New Kennedy Scott and YMCA partnership launch national Specialist Employability Service

By Teresa Scott, CEO

The Government has expressed the ambitious goal of halving the employment gap between people with disabilities and their able-bodied peers. This will put an additional 1.1million disabled people into work, reversing a trend of several decades.

This is a mighty challenge, to which many will need to contribute, from government, through to employers, providers of support services, and disabled individuals themselves.

Building on 25 years of experience supporting those with multiple, complex barriers to work, Kennedy Scott are keen to play an important part in this effort. Central to this is our new partnership with Central YMCA, conceived for the Government’s new national specialist employability support contract, and formally launched on the 21st August at YMCA’s King Cross office.

This SME – third sector partnership will deliver the pan-disability contract across England, under the brand KS@YMCA, augmented by seven further third sector subcontractors. Starting on September 1st, this two-year contract will support 735 individuals with complicated needs caused by their disability, and more than a third are expected to go into sustainable work.

The DWP selected our partnership to deliver the contract in order to put to trial a new model of supporting those with multiple disadvantages into work. This is called the ‘Circle of Support’ and draws on extensive evidence and best practice from diverse fields including LLDD, dementia care and occupational health. The methodology is rooted in multi-agency working, by bringing together all the key parties in an individual’s life to work collaboratively, cohesively and coherently.

A team of internal and external specialists will support people to maximize their strengths, realise their aspirations and build sustainable careers. This will comprise KS caseworkers and employers’ account managers, activity co-ordinators from YMCA and specialists from third sector partners including Mencap and the National Autistic Society, plus representatives from statutory agencies including GPs and Jobcentre Plus staff and, last but not least, friends and family. Circles of Support will meet regularly to monitor progress, identify challenges and opportunities, and delineate roles and responsibilities going forward.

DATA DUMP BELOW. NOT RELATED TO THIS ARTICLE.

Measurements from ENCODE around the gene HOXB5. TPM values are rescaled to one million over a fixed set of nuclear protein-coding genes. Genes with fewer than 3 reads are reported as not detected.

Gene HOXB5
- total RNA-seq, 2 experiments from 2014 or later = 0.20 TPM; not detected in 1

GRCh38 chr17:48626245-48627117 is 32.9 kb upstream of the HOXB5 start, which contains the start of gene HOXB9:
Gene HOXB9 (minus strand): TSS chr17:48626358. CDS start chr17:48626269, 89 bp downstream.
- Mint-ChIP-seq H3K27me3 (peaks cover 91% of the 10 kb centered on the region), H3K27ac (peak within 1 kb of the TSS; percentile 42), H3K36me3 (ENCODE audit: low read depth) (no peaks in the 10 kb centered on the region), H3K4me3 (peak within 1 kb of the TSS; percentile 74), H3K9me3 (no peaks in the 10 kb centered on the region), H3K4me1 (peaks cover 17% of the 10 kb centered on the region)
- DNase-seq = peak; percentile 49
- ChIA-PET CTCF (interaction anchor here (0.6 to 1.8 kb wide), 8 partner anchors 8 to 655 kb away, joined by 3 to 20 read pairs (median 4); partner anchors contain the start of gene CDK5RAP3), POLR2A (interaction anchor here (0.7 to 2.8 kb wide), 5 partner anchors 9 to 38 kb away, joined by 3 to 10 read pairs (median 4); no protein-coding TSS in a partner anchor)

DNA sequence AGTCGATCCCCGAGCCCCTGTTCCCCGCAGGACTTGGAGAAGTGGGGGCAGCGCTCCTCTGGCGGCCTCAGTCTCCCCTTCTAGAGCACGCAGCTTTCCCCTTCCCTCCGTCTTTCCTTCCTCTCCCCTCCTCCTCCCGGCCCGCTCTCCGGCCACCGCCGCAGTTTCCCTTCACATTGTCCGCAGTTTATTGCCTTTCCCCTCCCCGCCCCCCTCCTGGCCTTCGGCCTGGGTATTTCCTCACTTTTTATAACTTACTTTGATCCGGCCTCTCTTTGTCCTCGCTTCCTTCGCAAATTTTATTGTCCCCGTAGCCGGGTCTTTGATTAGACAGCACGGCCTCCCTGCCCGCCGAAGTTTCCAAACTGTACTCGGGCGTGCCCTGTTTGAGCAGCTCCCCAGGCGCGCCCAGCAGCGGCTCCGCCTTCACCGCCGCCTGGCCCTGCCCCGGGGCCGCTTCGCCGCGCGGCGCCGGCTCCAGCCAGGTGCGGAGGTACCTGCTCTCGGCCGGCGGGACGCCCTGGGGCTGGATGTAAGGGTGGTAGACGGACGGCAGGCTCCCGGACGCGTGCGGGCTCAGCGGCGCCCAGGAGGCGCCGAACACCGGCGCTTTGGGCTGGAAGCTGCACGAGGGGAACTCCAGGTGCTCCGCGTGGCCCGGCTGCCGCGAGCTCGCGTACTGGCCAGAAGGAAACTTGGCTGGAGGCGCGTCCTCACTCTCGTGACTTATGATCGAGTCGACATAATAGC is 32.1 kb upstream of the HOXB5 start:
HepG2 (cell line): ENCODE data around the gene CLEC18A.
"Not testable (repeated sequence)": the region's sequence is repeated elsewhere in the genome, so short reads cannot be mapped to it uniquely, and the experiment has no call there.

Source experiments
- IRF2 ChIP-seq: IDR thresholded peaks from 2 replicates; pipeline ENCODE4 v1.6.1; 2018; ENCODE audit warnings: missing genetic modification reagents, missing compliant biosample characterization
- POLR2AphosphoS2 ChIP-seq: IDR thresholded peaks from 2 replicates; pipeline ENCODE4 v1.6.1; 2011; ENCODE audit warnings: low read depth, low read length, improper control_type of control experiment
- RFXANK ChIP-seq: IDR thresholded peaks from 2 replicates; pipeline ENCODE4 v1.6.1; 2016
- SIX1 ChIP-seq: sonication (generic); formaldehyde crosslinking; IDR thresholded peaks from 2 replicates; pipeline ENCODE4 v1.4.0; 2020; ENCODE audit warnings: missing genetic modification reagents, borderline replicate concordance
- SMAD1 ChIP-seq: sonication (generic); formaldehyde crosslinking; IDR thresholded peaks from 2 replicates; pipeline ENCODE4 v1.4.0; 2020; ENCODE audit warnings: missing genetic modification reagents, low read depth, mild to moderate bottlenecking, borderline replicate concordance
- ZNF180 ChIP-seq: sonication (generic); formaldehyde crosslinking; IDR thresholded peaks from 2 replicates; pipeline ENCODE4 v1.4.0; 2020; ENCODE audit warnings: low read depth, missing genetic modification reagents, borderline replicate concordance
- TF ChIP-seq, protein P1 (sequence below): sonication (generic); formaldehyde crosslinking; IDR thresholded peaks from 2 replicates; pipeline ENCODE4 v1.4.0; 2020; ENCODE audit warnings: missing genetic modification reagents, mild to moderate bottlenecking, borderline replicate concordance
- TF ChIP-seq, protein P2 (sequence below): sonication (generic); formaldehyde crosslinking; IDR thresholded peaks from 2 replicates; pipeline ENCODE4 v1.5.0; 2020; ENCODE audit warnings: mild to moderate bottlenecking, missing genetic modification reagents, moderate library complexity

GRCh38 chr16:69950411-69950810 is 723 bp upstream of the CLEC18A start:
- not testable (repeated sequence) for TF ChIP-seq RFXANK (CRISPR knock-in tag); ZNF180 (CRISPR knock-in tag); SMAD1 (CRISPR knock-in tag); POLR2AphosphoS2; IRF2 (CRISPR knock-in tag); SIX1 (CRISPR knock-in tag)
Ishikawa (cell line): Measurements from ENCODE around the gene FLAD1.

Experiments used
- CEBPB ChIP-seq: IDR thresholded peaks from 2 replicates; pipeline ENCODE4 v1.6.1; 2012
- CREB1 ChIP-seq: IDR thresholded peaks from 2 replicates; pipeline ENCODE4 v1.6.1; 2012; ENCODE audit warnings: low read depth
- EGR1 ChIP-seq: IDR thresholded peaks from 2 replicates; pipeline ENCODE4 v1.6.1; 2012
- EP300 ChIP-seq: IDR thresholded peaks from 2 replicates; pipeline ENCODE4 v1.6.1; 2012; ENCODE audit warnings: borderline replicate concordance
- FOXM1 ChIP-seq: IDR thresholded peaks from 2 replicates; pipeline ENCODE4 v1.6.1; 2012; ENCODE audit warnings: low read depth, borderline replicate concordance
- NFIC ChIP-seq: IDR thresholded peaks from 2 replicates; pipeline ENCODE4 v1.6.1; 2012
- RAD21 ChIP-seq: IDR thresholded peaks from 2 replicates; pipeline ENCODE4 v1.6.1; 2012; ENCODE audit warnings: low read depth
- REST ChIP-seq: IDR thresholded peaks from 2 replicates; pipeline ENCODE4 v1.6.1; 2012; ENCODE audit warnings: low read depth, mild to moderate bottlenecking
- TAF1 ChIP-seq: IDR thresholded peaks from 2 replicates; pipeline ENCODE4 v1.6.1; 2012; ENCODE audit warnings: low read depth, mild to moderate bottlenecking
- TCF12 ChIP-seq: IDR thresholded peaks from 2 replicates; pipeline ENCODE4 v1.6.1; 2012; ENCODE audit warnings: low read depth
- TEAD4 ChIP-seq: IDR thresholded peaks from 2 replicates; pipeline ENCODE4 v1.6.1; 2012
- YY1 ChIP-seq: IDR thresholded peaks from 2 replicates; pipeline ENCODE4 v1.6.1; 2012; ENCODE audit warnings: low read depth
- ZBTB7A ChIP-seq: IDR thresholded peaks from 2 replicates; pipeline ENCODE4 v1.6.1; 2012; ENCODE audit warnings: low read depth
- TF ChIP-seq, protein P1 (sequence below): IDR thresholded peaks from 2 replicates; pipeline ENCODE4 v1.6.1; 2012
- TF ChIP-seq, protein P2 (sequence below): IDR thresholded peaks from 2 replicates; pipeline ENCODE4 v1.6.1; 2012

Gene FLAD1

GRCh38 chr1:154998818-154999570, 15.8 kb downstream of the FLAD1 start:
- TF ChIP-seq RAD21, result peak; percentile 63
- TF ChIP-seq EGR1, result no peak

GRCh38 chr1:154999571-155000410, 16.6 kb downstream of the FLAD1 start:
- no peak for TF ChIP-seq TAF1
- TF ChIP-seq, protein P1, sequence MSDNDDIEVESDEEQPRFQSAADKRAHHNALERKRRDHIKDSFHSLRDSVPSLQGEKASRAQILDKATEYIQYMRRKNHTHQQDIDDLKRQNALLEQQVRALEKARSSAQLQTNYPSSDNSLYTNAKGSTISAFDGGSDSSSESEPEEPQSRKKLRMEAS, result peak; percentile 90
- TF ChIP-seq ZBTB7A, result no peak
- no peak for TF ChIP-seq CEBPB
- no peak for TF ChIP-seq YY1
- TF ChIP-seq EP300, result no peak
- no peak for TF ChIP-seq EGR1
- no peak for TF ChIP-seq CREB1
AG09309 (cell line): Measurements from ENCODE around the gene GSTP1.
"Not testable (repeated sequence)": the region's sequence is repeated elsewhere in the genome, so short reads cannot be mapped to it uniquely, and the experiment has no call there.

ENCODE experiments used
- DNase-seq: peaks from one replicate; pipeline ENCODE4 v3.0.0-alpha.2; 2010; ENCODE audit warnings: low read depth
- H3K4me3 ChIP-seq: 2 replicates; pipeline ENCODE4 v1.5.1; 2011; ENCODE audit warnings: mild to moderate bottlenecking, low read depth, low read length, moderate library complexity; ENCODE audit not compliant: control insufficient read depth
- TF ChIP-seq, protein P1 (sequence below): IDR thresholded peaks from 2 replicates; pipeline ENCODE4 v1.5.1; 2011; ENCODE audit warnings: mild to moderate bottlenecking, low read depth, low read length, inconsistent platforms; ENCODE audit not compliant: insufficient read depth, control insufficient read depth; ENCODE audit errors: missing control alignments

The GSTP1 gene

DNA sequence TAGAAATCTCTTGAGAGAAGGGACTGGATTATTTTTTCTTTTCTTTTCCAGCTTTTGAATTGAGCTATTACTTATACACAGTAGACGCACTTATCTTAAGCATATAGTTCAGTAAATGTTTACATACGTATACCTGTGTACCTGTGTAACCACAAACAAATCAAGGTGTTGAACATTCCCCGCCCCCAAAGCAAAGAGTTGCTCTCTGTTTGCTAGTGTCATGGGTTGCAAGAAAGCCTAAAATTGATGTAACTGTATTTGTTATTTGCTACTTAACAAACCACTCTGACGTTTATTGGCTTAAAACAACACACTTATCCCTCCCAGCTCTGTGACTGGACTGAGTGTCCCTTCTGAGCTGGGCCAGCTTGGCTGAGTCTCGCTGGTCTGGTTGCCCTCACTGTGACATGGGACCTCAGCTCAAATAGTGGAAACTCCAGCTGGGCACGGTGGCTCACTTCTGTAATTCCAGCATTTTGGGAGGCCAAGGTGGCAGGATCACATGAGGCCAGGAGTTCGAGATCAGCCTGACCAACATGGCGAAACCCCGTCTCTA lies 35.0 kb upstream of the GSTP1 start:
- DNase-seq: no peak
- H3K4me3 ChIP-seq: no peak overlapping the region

This contract is taking over from Residential Training, where the DWP evaluated that the “approach was less customised to individuals’ and employers’ needs and less tailored to employment goals than many trainees would have liked”. As such the Circle of Support will be built to suit each individual, with tailored support and employer engagement.

The model will also directly tackle isolation, which is a major problem for the unemployed and people with disabilities. As such, each Circle is designed to outlive the duration of the contract and aims to get employers on board too, recognising that the transition into the workplace can be very challenging.

The Circle of Support is designed to provide a solid base of consistent, specialist support for each individual – an opportunity fostered by the provisions of the contract. We are keen to help prove the case for specialist employability services for disabled people, which is relevant and important given current debates within the Department of Work and Pensions as to whether the specialist employability provision should remain in place, or instead be drawn into the new Work Programme Plus contracting round. It is our view that there is value in specialism, and with our innovative partnership and Circle of Support model, we intend to prove this case.